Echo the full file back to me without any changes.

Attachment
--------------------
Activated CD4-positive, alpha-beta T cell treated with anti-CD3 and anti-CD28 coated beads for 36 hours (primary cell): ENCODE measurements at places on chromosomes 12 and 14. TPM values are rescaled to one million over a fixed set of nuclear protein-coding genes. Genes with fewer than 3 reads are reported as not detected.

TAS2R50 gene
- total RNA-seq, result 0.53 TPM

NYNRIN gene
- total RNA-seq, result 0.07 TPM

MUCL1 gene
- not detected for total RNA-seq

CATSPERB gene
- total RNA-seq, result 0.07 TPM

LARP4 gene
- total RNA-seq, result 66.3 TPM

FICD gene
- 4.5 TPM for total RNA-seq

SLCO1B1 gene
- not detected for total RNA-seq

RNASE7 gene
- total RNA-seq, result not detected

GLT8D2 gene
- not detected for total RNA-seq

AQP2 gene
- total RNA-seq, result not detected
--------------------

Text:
Activated CD4-positive, alpha-beta T cell treated with anti-CD3 and anti-CD28 coated beads for 36 hours (primary cell): ENCODE measurements at places on chromosomes 12 and 14. TPM values are rescaled to one million over a fixed set of nuclear protein-coding genes. Genes with fewer than 3 reads are reported as not detected.

TAS2R50 gene
- total RNA-seq, result 0.53 TPM

NYNRIN gene
- total RNA-seq, result 0.07 TPM

MUCL1 gene
- not detected for total RNA-seq

CATSPERB gene
- total RNA-seq, result 0.07 TPM

LARP4 gene
- total RNA-seq, result 66.3 TPM

FICD gene
- 4.5 TPM for total RNA-seq

SLCO1B1 gene
- not detected for total RNA-seq

RNASE7 gene
- total RNA-seq, result not detected

GLT8D2 gene
- not detected for total RNA-seq

AQP2 gene
- total RNA-seq, result not detected